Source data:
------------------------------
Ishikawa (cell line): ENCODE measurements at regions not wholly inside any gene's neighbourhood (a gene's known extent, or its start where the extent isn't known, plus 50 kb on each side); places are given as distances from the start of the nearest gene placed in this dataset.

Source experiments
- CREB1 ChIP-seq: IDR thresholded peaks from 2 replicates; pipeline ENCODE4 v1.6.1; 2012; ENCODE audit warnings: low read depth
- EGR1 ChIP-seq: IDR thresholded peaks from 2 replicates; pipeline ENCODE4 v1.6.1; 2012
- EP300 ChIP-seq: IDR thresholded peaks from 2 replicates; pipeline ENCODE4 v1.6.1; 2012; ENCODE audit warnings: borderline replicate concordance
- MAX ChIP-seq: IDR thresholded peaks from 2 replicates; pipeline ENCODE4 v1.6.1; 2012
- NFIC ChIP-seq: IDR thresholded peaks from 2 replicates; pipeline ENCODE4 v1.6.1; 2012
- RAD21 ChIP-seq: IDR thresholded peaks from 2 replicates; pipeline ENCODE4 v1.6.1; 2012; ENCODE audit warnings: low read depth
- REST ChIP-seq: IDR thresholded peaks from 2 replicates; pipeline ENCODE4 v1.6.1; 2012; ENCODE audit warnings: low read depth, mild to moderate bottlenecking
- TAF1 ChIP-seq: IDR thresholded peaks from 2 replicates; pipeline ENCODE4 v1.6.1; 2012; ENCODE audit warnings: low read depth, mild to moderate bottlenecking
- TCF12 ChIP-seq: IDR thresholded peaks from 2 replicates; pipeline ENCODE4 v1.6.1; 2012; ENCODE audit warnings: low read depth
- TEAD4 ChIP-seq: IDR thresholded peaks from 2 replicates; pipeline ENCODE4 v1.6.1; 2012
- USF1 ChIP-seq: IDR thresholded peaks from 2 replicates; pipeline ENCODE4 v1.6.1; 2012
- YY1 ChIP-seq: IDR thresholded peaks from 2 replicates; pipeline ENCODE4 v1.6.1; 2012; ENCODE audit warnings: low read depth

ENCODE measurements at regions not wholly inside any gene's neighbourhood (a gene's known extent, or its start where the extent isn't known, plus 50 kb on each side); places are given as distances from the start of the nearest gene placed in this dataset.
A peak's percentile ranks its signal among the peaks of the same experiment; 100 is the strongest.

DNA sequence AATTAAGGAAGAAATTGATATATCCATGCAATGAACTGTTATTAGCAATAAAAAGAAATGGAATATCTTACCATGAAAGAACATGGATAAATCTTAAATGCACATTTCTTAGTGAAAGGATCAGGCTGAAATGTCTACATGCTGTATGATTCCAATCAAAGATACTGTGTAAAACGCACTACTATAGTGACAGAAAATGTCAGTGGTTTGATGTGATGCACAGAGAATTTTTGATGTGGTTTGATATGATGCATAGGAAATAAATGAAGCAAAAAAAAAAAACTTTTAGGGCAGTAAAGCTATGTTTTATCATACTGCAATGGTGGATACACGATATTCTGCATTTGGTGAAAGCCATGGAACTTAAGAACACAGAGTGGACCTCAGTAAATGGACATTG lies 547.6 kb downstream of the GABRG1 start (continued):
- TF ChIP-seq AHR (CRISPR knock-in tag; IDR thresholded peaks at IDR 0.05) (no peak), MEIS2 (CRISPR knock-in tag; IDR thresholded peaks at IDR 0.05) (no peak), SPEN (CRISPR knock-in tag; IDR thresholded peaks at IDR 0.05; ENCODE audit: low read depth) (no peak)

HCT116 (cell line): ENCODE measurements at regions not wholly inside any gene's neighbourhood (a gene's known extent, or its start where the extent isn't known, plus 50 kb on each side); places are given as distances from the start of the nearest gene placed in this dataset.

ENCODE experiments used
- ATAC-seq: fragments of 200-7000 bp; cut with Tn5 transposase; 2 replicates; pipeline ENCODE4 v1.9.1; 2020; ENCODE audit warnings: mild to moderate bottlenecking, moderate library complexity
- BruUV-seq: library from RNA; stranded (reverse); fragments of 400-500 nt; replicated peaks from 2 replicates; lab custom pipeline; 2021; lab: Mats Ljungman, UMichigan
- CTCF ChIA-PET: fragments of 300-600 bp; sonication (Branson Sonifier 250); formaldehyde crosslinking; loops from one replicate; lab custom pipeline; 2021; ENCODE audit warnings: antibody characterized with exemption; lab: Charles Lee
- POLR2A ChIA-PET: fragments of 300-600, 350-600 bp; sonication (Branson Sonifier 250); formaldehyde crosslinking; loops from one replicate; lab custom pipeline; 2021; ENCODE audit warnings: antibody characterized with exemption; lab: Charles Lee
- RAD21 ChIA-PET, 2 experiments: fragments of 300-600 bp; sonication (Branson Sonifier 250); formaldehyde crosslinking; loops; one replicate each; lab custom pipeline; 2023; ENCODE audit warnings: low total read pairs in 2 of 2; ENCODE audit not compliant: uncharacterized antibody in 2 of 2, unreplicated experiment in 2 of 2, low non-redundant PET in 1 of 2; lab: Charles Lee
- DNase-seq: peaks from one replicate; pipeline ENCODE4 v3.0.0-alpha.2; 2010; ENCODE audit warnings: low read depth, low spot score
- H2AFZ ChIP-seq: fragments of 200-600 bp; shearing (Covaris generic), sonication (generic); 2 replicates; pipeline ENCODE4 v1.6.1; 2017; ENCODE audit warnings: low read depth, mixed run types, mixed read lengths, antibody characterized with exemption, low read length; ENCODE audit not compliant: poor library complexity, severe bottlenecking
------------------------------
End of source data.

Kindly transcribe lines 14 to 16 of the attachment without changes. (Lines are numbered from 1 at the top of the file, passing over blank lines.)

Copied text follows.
- YY1 ChIP-seq: IDR thresholded peaks from 2 replicates; pipeline ENCODE4 v1.6.1; 2012; ENCODE audit warnings: low read depth

ENCODE measurements at regions not wholly inside any gene's neighbourhood (a gene's known extent, or its start where the extent isn't known, plus 50 kb on each side); places are given as distances from the start of the nearest gene placed in this dataset.
A peak's percentile ranks its signal among the peaks of the same experiment; 100 is the strongest.